Photo by Sue Watson
Catherine Payne, 99, of Holly Springs, was the oldest in attendance.
Photos by Sue Watson
The kitchen committee provided and served the food for about 800 people during Senior Citizens Day at St. Paul MB Chruch.
Photos by Sue Watson
Rev. Bruce McMillan, pastor of Christ Episcopal Church of Holly Springs, told senior citizens to “tell them (the children) your stories about the Depression, the war stories.”
Pauline Fitts, 90, of Byhalia, and Celesia Cowans.
Senior Citizens Day
Bruce McMillan, pastor of Christ Episcopal Church, was guest speaker for the third annual Marshall County Senior Citizens Day and urged seniors to share their stories with children.
Close to 800 people attended the event at St. Paul MB Church in Byhalia, with an estimated 430 or more signing in as seniors.
“A great concern of mine in my ordained life is I’ve always had a heart for those marginalized in our society, the young and the seniors,” McMillan said.
The people in midlife are busy earning a living and are too busy to give attention to the most vulnerable, the very young and the old, he said.
He used his mother, 98, as a personal example of living a purposeful life.
“She didn’t get here because she had to go get her hair fixed,” said McMillan, laughing. “But I’ll take her that $100 (in the gift envelopes being handed out).”
McMillan has served 22 years in Holly Springs. He said, with another laugh, that he is getting to feel like a part of the community. Prior to coming to Holly Springs, he was minister at a very large metropolitan church in Memphis, Tenn.
He then drilled down to his message.
“The young are growing up in the meanest world anyone has had to grow up in,” McMillan said. “The world is absolutely out to devour our young generation. You (seniors) can help them survive, because you did.”
Seniors may feel they are pushed aside to retire, he said, and get ready to leave.
He told the story of Edith, an 89-year-old widow with no living family who had all the joint replacements she could have and finally was resigned to the nursing home. McMillan and Edith became friends and he visited her often and became her conservator.
Edith was very courageous but at age 93 he visited her and she was not her usual self.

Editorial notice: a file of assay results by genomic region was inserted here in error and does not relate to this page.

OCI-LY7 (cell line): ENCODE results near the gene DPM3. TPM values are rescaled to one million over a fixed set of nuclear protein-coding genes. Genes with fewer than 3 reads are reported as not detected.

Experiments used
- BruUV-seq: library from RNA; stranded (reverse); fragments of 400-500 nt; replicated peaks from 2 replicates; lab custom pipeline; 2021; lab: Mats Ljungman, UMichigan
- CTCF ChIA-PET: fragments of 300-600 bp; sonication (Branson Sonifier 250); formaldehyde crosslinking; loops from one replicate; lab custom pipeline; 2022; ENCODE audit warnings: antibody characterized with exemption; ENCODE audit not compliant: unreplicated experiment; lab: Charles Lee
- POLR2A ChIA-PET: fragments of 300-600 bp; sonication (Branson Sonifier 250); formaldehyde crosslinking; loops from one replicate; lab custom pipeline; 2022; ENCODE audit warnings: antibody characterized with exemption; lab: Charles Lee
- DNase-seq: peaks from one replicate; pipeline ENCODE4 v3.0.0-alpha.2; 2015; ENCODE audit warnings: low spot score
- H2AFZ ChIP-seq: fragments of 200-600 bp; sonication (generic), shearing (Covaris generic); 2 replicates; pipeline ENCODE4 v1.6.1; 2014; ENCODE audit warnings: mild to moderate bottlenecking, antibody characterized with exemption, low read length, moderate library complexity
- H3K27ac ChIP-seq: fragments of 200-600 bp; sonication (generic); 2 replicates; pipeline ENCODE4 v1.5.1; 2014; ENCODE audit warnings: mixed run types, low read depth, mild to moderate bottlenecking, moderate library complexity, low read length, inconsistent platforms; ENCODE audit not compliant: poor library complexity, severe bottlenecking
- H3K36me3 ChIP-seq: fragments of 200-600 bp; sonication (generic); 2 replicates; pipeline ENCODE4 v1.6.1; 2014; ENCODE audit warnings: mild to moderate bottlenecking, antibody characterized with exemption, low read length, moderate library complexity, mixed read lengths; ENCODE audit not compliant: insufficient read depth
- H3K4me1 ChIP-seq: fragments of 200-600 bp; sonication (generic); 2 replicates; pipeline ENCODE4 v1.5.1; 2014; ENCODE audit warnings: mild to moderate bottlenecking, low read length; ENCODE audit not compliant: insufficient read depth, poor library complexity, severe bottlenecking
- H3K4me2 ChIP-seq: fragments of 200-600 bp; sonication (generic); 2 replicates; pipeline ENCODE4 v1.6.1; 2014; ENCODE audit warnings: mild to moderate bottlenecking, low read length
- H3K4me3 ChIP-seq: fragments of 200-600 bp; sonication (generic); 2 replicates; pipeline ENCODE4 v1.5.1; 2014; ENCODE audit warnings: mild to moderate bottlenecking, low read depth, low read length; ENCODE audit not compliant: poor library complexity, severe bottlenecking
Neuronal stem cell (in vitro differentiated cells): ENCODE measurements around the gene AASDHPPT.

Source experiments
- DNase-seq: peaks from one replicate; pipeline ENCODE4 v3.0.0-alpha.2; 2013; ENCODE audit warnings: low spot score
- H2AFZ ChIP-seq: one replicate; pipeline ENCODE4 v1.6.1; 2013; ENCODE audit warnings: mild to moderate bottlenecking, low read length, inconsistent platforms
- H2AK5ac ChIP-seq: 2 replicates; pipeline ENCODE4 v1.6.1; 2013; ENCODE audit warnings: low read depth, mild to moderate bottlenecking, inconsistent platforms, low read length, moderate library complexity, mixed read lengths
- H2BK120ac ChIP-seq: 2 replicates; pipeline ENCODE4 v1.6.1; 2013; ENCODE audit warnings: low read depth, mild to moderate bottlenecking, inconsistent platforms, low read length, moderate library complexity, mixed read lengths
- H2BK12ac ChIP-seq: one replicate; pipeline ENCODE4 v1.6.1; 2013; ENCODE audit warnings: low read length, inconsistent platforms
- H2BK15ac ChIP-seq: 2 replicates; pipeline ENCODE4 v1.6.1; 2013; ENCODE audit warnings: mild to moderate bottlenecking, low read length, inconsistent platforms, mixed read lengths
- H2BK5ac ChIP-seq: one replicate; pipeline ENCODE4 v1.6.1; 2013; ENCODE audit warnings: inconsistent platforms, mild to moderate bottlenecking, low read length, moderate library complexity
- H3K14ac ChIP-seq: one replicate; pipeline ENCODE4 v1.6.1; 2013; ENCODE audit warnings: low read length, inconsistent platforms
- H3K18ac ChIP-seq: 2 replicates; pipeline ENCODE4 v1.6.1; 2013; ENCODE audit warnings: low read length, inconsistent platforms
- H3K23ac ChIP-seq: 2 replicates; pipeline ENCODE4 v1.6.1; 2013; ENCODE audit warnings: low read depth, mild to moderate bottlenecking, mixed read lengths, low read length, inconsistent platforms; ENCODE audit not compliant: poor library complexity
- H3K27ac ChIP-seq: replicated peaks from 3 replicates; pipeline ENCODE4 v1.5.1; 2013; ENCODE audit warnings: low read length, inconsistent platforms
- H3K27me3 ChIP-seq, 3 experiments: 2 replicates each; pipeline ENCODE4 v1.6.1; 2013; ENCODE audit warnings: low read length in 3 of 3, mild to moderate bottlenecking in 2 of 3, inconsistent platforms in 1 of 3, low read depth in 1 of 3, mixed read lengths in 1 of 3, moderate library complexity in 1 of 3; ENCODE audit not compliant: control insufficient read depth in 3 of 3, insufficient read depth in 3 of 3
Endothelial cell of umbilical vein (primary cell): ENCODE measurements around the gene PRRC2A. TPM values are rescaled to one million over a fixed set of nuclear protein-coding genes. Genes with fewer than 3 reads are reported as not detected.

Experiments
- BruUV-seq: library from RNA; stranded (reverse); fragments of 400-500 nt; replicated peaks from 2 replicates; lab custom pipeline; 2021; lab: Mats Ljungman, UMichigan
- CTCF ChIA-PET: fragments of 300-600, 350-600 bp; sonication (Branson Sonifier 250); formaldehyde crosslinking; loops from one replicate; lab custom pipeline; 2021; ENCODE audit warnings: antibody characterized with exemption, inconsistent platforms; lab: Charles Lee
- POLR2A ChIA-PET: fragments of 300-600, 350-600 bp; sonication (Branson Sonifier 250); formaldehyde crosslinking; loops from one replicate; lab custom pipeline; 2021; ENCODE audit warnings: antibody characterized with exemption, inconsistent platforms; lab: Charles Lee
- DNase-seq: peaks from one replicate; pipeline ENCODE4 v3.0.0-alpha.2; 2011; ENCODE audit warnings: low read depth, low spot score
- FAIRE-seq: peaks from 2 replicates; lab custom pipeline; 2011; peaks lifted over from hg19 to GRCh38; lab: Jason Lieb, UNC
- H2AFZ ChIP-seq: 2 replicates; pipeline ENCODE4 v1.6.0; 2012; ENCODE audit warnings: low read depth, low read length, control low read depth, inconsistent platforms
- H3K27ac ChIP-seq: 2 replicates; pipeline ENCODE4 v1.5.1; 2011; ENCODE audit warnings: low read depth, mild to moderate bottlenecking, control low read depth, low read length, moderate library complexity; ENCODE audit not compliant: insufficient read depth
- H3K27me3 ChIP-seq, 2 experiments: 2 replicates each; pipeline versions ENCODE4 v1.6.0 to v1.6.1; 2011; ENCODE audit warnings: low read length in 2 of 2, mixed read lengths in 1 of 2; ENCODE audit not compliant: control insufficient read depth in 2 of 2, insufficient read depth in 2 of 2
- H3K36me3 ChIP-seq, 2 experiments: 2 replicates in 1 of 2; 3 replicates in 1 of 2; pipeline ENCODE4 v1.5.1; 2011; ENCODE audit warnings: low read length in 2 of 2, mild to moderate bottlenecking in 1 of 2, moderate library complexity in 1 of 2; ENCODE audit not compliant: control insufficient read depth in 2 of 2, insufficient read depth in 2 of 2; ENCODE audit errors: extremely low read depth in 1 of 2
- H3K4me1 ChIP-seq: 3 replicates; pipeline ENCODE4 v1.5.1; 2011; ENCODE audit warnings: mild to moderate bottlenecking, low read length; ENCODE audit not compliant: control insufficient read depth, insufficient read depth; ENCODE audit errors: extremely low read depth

“You don’t have to hear about it,” she told her pastor. “I just don’t feel like there is any purpose left in life. I used to be so active in church.”
“That church is just four walls,” McMillan reminded her. “You can lie in this bed all day and pray. I can bring you the (prayer) list.”
Edith took the charge seriously and from that day forward everyone knew she was praying every day for someone.
Edith died at age 101, having fulfilled her cup of life to the brim and running over.
“Everyone kept talking about Edith’s prayers,” McMillan said. “You just have to look to see what you can do. Maybe you can do nothing physically, but you can pray.”
Seniors can give hope, especially to the children, the same hope followers get from God the Father.
“The same hope we are going to pass on to them,” he said.
McMillan said his mother was bounced upon the knees of Civil War veterans. He grew up in a church whose seniors were nursed by former slaves.
“We have stories to tell them – how we inherited the color of our hair, the shade of our skin, the spectrum of our eyes,” he said.
His mother may not remember what she ate for lunch, but she does remember the tiniest details of what happened and what she did at age 10. He gave her a book and asked her to write her memories – or they would be lost forever.
“Tell them (the children) your stories about the Depression, the war stories. They can’t get that out of a history book,” McMillan said. “Tell them about your history. Be the person you needed when you were young.
“It’s a mean world these children have to live in. They are dying to know that somebody cares for them. We’ve got something we can give. Don’t ever give up giving.”
His mother and her sister, both in their 80s, were visiting while living in Memphis.
“Mother’s sister said, ‘Kathleen. Can you believe we are in our 80s?’ Mother said, ‘no, inside I feel like I’m 26.’
“It’s the body that is changing around that ageless center that is going to live forever. That’s what God keeps for us.
“Make those children sit down and listen to you. The stuff in those books will be there forever, but you won’t. Your stories will go with them.”
This year’s Senior Citizens Day was provided through the efforts of 15 community churches, 18 corporate sponsors, and 26 individual sponsors.
Host pastor Dr. Andrew Cheairs expressed thanks to those who helped make the day a success for seniors, including the donation, finance, food, hospitality, media and program/entertainment committees.